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Earth and Space > Soil Types

This table lists various types of soil, where it can be found and common characteristics. It may be used alongside ecosystem data to produce habitat charts or used when investigating preferred soil types for plants.

Soil Name Common Characteristics Fertility Typical Location
Gelisols Soil where permafrost lies within 2 m (7ft) of the surface Poor because of climate Cold areas with underlying permafrost
Histosols Poorly drained; contains more than 20% organic matter Variable Swamps and bogs
Spodosols Acidic soils with concentrations of organic matter, aluminum oxides, and iron oxides Good Coniferous forests in cool climates
Andisols Contains ash and volcanic glass Poor, requires fertilizers Near volcanoes
Oxisols Rich in iron and aluminum oxides Poor, requires fertilizers Humid tropic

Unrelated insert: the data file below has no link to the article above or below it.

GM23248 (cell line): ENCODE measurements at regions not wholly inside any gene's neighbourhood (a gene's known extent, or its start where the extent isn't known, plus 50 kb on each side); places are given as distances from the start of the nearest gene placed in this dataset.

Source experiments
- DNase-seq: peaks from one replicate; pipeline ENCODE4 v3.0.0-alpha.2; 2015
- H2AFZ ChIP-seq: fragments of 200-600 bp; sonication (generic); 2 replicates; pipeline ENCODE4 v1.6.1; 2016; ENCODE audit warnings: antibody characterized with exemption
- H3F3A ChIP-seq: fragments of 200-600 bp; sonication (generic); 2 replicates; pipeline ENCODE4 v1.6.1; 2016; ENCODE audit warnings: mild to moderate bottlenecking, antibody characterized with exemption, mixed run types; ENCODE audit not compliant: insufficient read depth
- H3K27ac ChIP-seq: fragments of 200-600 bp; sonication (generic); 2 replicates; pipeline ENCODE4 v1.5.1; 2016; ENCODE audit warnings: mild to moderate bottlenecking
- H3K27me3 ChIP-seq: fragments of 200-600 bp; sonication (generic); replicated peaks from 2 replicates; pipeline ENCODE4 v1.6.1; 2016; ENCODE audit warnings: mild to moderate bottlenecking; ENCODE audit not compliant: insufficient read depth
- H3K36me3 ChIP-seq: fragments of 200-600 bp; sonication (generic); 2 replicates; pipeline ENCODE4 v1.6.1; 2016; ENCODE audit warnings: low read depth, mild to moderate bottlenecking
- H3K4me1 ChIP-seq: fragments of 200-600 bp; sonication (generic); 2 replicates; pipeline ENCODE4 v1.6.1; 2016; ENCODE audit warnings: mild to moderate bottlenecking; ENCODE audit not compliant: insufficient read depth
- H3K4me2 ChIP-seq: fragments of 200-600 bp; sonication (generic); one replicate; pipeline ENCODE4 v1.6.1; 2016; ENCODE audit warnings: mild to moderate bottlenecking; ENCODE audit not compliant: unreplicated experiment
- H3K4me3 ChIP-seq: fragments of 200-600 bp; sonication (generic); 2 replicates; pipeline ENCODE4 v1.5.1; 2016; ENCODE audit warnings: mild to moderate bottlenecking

Vertisols High clay content; swells when moist, then dries and cracks Good, with proper management Seasonally dry areas
Aridsols Dry soils with prominent clay horizon Good if irrigated Desert regions
Ultisols Acidic soil with strong horizons; formed in forests; contains clay Poor; requires fertilizers Temperate humid and tropical regions
Mollisols Thick, dark organic surface horizon Excellent Grasslands
Alfisols Fertile forest soils with an underlying clay horizon Good Temperate humid and subhumid regions
Inceptisols Horizon development in early stages Variable Mountains and other geologically young land formations
Entisols Undifferentiated soils of recent origin Good River valleys, flood plains, and deltas